The last and only time that Scotland have beaten France in seven meetings in the past 50 years was in a World Cup qualifier on a wet and miserable night at Hampden in March 1989. The coach got stuck in traffic on the way from the Gleneagles base and the only mobile phone on the bus - Roy Aitken's brick-sized device - was used to summon a police escort. The team arrived with minutes to spare, not agitated exactly but with their blood up and an added sense of urgency.
As Craig Brown, then the assistant manager, recalled: "The boys just threw on their kit and got on with it. Guys like Roy and Alex McLeish got their sleeves rolled up and got into the French that night. We rattled their cage."
Against the hot favourites from across the channel, Ally McCoist and Mo Johnston - the latter scored both goals in the 2-0 win - got particularly involved with the pony-tailed defender Luc Sonor, who had his hair pulled more than once, and then his leg, after telling Johnston he was "a wee diddy". "Well tell him the wee diddy's going to be playing at the World Cup next summer," McCoist piped up.
Times have changed, but not all that much in that France are odds-on chances to inflict a first Group B defeat on their hosts, who have so far excelled in beating the Faroe Islands and Lithuania.
So, again, the clarion call - from the manager, Walter Smith, the veteran Alan Hansen, McCoist himself (now part of Smith's coaching set-up) and umpteen others is "Be brave, get at 'em". Denying France, especially Thierry Henry, the time and space to weave their magic will be crucial.
Against that backdrop, the game plan as revealed yesterday by Darren Fletcher was instructive. "We won't be dirty, but...we will go in there and try to win the ball," he said.
The Manchester United midfielder added: "It does not have to be a physical performance but we cannot just stand off them and let them play because they will punish us. We have to get in amongst them. Tackling is a part of football."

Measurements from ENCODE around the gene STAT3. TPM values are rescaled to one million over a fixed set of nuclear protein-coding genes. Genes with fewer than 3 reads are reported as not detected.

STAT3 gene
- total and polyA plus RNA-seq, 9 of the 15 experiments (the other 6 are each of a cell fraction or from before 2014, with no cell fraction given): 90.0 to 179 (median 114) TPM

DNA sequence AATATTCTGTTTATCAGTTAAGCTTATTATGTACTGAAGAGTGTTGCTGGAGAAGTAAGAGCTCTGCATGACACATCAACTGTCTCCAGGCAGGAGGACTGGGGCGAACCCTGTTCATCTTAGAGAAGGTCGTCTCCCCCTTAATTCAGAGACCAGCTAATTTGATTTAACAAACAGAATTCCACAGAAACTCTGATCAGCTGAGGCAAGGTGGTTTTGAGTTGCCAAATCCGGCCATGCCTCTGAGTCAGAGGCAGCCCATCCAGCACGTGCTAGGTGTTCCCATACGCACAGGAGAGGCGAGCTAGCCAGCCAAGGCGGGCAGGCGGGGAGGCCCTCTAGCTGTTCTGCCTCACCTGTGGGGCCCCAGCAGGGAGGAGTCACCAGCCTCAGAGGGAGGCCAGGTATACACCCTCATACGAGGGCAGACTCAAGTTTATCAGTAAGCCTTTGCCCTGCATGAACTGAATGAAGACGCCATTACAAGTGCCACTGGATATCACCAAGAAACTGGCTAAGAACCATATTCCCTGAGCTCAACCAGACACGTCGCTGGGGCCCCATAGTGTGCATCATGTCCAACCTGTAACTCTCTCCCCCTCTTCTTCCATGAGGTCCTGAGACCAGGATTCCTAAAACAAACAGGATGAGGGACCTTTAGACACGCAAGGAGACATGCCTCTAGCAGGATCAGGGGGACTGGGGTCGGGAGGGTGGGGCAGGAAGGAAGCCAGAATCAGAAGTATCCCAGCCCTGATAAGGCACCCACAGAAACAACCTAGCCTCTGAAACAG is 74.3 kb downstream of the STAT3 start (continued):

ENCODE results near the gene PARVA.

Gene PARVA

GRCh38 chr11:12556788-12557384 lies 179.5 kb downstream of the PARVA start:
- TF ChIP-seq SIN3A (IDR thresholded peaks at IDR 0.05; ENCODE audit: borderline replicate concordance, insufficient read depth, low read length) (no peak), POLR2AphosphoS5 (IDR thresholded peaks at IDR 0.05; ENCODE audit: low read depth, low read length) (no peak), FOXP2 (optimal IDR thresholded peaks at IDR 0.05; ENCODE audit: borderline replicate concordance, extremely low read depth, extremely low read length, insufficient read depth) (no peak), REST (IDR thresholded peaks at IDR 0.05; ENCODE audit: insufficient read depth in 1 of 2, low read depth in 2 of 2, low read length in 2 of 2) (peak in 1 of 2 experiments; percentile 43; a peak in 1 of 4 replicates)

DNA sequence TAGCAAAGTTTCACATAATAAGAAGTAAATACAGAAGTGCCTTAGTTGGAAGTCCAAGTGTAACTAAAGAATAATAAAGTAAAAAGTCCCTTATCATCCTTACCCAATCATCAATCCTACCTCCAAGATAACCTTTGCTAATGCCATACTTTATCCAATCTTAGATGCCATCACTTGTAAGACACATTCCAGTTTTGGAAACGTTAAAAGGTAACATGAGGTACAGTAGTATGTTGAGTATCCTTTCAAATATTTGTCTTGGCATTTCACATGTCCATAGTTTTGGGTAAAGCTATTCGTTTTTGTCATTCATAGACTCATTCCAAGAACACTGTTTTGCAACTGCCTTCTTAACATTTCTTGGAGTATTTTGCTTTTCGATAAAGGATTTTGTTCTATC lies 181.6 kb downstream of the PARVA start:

Neither Smith nor his France counterpart, Raymond Domenech, will make a final decision on their sides until this morning, although barring last-minute hiccups, Smith is expected to hand a lone striker's role to Everton's James McFadden. A four-man back line will be supplemented with Celtic's Gary Caldwell. Smith will deploy Barry Ferguson against Patrick Vieira while Paul Hartley pushes forward, and two wide men will look to counter-attack.
If there is a ray of hope for Scotland, it might lie in injury concerns over key Frenchmen. The striker Sidney Govou is missing, and Louis Saha's fitness is uncertain, hence the call-up of Nicolas Anelka, who has not played for France this year and is yet to score a Premiership goal for Bolton. William Gallas is a doubt in the centre of defence, which could mean Jean-Alain Boumsong (mediocre at best when last in Scotland, playing for Rangers) will deputise. Vieira is also not considered fully fit but should play.
Smith is under no illusions, but knows that the feelgood factor among the Tartan Army is buoying nation and players alike. "A friend of mine, an English friend, said to me 'you're the only country in the world who could not qualify for a tournament then, two months after the tournament finishes, play the team who reached the final, and still think you can beat them'. We're Scottish, we've always got to be optimistic."
Asked if he would settle for a draw, he added: "We'll try to win. And, if we get a draw, I think we'll be quite happy." His laughter said he would bite anyone's hand off for a point.